The machine comes with lots of feet, which is good because it doesn’t take “normal” feet. These are high shank, speciality Brother feet. It comes with a walking foot, 1/4″ foot, free motion foot, two standard ones of different widths (not sure why), adjustable zipper foot and invisible zipper foot and…. something else I don’t use. It takes special bobbins (metal of course) too, but five are provided with the machine. It can also take both normal needles with the flat edge and the round Organ ones. Those ones last a bit longer in the machine but old habits die hard!


My husband was surprised – and a little concerned –  I brought home such a “basic” machine (that cost $1300), but it does me just fine most of the time and I have had to swear at it minimally, which is the most important. I’ve had some real machine frustrations in the past. The only thing I found so far is sometimes when I cut the thread and the spool is running low, it will suck the thread back up out of the needle and a guide or two. I found a fix for this is to not use the really stubby spool stand on the top of the machine, but to buy and use a cone stand for all sizes of thread. I go through the antenna style guide on the top of the machine as normal and I’ve not had this problem since! Also I had a tendency to over oil it and get marks on my fabric to start with, but that was user error.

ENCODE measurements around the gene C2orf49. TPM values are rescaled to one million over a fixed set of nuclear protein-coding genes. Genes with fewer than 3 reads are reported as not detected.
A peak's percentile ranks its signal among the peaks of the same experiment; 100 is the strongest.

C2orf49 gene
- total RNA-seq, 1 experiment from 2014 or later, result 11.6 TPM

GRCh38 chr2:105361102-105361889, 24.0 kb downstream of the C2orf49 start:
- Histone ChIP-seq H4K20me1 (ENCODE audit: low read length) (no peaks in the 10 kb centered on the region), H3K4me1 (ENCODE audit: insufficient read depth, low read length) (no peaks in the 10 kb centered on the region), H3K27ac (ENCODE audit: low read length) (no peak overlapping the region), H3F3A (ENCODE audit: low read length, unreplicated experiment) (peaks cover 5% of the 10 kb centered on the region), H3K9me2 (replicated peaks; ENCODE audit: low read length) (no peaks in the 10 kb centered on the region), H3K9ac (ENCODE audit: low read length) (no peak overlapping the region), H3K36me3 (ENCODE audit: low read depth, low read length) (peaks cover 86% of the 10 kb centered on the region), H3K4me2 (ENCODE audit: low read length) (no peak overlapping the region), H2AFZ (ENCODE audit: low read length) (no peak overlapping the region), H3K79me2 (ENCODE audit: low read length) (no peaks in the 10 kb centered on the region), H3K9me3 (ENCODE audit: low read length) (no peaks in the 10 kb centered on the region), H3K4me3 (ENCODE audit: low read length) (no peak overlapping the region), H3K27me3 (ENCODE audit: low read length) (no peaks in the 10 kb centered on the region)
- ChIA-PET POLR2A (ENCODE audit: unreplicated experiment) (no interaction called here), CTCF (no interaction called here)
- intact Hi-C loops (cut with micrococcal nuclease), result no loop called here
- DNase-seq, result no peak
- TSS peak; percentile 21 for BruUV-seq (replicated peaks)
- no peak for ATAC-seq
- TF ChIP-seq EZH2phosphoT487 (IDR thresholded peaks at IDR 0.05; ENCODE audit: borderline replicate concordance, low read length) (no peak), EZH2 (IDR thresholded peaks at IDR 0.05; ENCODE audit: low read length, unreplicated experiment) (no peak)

So if you’re thinking about getting a more powerful, faster machine and you’re contemplating a mechanical one, but not wanting to go industrial, give this one a try at your local sewing shop. It’s the same as the Babylock machine but at a lower price point. What’s not to like?

Lifestyle change

My new job starts at 7.30am, leaving no time for pre-work sewing unless I want to get up before 6am (which I don’t – and only will have to if I need to do the morning dog walk for some Alex work related reason, i.e. all week next week. Woe). So I’m trying to be more of an evening sewing person, but that is hard. Hockey season has begun, plus Alex works while I am asleep and is home in the evenings. Then there’s the usual activities such as grocery shopping, cooking, etc. I thought I would have more time to sew because I’d have more energy going back to a desk job, but I am still tired when I get home too. I hope that I’ll adapt better soon.

I got accepted into the craft fair I applied for, then panicked because it is on a Friday. Since cancelling it (due to new work schedule), I discovered that Remembrance Day – the Friday it is on – is a bank holiday over here. But I got my money back, and actually having less compulsory rush sewing is pretty nice. I think I will just list things on Etsy for now and see where I go from there in the New Year after I build up my stock a little.

In book news, the projects are gone! I have step outs to do, but I want to finish the crosswalks quilt top first. Look, progress!


I’ve ordered this pantograph from Urban Elementz and so hope to longarm it on an evening/weekend as soon as it arrives.

I also need to quilt this for my Quiltcon Michael Miller challenge entry. Yep, my little 36″ square top is pieced and assembled. I had trouble with the points, they came out without enough seam allowance- I’m looking at you, top left square! – so a little unpicking may yet happen before quilting it, but that idea is making me put it off a bit…